Conflicting Brutus’ speech, Antony starts his speech with “Friends, Romans, countrymen…”, which makes the crowd want to listen to what he has to say, as he uses the word friends. This makes his emotional state more believable, as he talks about his “love” for Caesar, and made it more convincing that he was a good friend to Caesar. Throughout his speech, he uses parallelism and repetition to make Brutus look bad but also to defend Caesar’s reputation. Antony frequently used honorable to portray Brutus. The response to this was that he was contradicting Brutus’ speech.
Secondly, it is clear that Brutus is a hero because he kills himself as a sacrifice to the roman public. Finally, the third reason that Brutus is a hero is because he process several heroic qualities and attributed unlike the other conspirators and characters in the play. Therefore, it is clear that despite different opinions regarding the character of Brutus he is the hero of Julius Caesar. (7 sentences) 168 Brutus is a hero through and through in Julius Caesar, it is clear that he is a hero because he repetitively stands up for what he believes in, no matter the circumstances or the people who will be effected by his actions. Brutus believes that Rome should be run by a voting system and of group of senates instead of one man who holds all the power.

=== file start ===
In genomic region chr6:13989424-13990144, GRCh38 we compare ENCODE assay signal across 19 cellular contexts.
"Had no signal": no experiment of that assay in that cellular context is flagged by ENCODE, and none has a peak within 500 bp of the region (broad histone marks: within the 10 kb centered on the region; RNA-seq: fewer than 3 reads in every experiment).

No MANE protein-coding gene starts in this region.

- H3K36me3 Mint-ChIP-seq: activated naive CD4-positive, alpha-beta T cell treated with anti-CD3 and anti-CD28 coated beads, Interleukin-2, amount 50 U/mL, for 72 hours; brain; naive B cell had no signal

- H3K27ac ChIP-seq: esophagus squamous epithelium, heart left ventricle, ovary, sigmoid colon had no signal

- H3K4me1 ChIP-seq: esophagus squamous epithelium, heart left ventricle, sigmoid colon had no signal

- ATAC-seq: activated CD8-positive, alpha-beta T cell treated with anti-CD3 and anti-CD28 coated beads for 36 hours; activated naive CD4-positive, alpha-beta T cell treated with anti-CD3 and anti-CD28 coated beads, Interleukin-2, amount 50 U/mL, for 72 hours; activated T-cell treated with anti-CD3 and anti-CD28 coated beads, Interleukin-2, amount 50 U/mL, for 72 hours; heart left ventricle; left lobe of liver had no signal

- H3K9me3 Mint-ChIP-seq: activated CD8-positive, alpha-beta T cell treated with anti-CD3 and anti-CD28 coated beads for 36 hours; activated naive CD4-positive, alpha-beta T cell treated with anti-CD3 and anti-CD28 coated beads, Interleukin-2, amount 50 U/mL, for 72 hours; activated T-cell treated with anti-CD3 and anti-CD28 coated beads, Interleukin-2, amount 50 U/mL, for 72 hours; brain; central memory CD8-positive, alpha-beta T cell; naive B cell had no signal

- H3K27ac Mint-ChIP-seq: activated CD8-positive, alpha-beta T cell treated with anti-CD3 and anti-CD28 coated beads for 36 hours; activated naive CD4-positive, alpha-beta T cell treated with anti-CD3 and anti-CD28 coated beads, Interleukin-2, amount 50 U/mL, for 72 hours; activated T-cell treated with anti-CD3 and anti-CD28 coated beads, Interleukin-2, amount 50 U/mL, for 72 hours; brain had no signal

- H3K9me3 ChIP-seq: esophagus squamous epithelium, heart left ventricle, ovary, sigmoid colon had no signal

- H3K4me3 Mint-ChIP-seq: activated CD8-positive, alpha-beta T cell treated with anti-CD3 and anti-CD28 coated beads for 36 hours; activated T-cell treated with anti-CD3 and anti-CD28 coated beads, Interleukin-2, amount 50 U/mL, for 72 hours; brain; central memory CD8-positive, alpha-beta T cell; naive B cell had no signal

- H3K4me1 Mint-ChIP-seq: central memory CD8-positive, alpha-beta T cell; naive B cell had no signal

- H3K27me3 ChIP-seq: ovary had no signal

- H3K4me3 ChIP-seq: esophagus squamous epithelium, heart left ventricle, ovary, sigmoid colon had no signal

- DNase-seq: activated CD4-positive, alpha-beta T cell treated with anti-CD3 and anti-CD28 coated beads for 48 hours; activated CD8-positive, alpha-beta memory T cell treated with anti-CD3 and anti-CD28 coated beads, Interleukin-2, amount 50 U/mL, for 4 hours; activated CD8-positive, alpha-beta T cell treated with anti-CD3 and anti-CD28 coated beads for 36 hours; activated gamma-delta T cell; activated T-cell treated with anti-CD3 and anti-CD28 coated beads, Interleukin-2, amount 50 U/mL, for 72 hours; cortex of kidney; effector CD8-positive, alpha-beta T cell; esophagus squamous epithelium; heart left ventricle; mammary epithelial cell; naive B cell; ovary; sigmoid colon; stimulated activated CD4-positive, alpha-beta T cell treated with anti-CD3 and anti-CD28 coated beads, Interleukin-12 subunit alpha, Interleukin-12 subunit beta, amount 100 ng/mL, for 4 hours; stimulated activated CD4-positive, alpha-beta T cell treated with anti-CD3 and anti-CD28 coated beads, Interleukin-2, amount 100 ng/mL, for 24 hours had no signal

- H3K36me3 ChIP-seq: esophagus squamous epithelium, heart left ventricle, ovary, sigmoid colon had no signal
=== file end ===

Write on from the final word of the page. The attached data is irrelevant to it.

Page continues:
But, where Antony’s was successful, Brutus’ eulogy wasn’t as much. Using all of the rhetorical appeals, but mainly pathos, Antony managed to persuade the people that get angry and rise up against the conspirators. Brutus’ speech, consisting mainly of logos and ethos, only spoke of how and why Caesar’s dead, then he made his audience stay and listen to Antony’s speech, expecting it to not manipulate the opinions of the people so easily. At the end of Brutus’ eulogy, the plebeians praise Brutus and say how alike he is to Caesar. He has to beg them to stay and listen to Antony’s eulogy.